Cullompton is a town full of charm and history. It is known locally as the gateway to the Culm Valley, much of which falls within the Blackdown Hills Natural Landscape (AONB) and really does live up to this status. Walkers and those that love being outdoors will find a real haven in this part of Devon with the myriad of footpaths, cycle tracks and bridleways that meander across the surrounding countryside. For the history fans, there is also a Heritage Trail which starts at the centre of Cullompton town and then leads you around the various landmarks that can be found there, allowing you to get out and about and explore without leaving civilisation.
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Located close to Exeter with its vibrant social calendar and Tiverton, with its immense history and unique attractions, Cullompton is a great place to base yourself for your Devon break. It is surrounded by beautiful countryside and set in the tranquil Culm Valley where you can enjoy peace and quiet and spend your days spotting the various wildlife that call this area of Devon home.
Perhaps the most impressive part of Cullompton is the historic buildings that can be found dotted around town. St Andew’s Church is one such landmark, you can’t miss the sandstone tower which is said to stand at 120 feet and dominates much of the horizon. The church was built back when wool was the main town industry and is a wealth of fascinating architectural choices, such as the wagon roof and the various colours used in it’s construction. Other important historical landmarks that really make Cullompton stand out include the alms houses that are still dotted around the town, the Old Bull Ring, the various mills and the Waldron’s Manor House. All of which are a draw for tourists and history fans. The town is also home to a very rare oak Golgotha of medieval origin. Although it looks like stone, the original material is wood and carved with skills and bones which would have supported the base of a medieval cross. Many believe this to be the only remaining example of a medieval Golgotha left in the world, so it is well worth seeking out when in town.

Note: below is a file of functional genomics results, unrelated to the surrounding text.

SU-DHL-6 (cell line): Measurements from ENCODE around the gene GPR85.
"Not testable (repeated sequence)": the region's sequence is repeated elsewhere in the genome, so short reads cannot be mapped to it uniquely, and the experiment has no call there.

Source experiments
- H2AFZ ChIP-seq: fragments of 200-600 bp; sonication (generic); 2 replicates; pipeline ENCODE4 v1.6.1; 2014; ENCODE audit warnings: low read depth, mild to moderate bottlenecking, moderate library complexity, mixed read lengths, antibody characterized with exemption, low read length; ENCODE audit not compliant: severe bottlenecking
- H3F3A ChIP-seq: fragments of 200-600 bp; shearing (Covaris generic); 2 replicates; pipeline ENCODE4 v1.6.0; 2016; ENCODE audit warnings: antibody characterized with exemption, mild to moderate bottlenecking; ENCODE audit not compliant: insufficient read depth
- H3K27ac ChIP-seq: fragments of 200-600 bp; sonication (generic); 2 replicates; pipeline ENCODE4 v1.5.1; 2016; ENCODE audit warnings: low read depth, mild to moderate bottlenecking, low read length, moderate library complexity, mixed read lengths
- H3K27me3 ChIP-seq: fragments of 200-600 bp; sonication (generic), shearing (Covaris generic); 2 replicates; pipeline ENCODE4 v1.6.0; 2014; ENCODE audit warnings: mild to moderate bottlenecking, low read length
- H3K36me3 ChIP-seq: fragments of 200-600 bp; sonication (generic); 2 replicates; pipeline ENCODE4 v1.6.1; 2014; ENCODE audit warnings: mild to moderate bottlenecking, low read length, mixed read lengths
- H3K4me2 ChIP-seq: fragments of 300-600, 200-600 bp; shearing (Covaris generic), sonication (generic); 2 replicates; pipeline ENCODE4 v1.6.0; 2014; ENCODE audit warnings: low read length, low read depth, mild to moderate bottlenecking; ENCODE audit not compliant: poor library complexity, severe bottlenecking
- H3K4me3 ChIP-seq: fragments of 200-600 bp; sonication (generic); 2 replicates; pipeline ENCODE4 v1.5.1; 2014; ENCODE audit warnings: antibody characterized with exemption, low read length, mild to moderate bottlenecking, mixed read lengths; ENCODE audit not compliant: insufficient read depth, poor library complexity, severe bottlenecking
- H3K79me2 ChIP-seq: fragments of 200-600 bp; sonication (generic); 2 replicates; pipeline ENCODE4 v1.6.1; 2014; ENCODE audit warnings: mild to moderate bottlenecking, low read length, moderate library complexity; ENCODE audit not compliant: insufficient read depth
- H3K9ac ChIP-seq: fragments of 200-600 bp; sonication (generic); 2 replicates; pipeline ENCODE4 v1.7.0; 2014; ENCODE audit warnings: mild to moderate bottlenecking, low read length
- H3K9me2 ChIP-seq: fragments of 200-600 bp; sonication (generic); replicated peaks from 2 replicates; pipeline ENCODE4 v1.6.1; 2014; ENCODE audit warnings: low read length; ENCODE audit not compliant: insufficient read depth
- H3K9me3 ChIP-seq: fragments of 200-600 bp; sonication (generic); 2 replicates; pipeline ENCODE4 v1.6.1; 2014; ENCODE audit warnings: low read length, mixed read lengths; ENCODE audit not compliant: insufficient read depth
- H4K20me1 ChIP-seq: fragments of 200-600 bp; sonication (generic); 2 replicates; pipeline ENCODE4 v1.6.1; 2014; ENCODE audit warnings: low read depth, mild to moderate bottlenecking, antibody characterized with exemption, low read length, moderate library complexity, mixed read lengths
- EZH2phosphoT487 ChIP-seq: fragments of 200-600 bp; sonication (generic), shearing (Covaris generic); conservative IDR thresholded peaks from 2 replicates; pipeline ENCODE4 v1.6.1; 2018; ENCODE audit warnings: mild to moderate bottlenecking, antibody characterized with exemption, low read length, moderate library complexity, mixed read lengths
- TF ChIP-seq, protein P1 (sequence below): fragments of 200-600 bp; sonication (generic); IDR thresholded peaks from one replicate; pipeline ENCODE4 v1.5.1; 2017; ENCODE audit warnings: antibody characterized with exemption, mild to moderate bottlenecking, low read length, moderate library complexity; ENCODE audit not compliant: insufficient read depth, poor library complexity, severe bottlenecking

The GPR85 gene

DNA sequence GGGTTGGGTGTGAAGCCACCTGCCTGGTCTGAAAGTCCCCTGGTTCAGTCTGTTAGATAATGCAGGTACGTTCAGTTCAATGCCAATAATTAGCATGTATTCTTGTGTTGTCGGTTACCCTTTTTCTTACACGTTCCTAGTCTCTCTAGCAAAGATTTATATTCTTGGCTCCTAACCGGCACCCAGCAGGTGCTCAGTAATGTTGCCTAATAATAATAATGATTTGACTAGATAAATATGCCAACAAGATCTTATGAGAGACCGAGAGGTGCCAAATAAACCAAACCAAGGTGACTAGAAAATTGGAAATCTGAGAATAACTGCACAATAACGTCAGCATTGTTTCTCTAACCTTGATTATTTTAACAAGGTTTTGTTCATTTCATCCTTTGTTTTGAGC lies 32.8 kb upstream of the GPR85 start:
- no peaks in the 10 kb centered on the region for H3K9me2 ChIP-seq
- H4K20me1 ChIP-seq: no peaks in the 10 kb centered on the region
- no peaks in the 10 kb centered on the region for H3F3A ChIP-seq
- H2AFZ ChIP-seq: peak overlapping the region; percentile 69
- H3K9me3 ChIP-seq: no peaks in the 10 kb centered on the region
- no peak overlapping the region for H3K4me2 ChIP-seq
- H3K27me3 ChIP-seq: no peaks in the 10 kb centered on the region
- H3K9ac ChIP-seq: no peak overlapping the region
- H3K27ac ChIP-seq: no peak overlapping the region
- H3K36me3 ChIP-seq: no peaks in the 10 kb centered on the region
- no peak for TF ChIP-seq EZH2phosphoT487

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Cullompton features a traditional high street with a mix of independent and recognisable shops, as well as regular markets featuring the incredible local produce of the area. This part of Devon is a haven for anyone who loves food, delicious locally produced foods are sold at markets and stores around the town, often by the very people who grew, reared or baked it! The town’s farmer’s market has won many awards and there are regularly held pannier markets and street markets, giving you ample chance to sample the great fruit, veg, dairy and meat that this part of Devon is famous for.
For those of you visiting or staying in Cullompton but wanting to explore the wider Mid-Devon area, the town is accessible via the road and public transport networks and being close to both Exeter and Tiverton, gives you excellent chances to explore both the city and the large town and the surrounding towns, villages and countryside. The Culm Valley itself has lots of interesting features which are also easily accessible from Cullompton, including Bickleigh Castle and Killerton House, which are both just a few miles away from the town centre.
Cullompton is the idea place for anyone looking to escape the hustle and bustle of every day life, while also be close enough to be able to enjoy the city of Exeter.
Frequently Asked Questions
Does Cullompton have a train station?
Collumpton does not currently have a train station, though the station is set to reopen in 2025 after closing in the 1960s. Currently the closest train station to Cullompton is Tiverton Parkway.Plan your journey and book tickets here
Is Collumpton near the sea?
Collumpton does not have it's own coast, but is around 25 miles from Seaton beach. Seaton is a shingle beach within easy walk of Seaton Town Centre, it is a great spot for anyone who wants to spend the day by the sea.Find out more about Seaton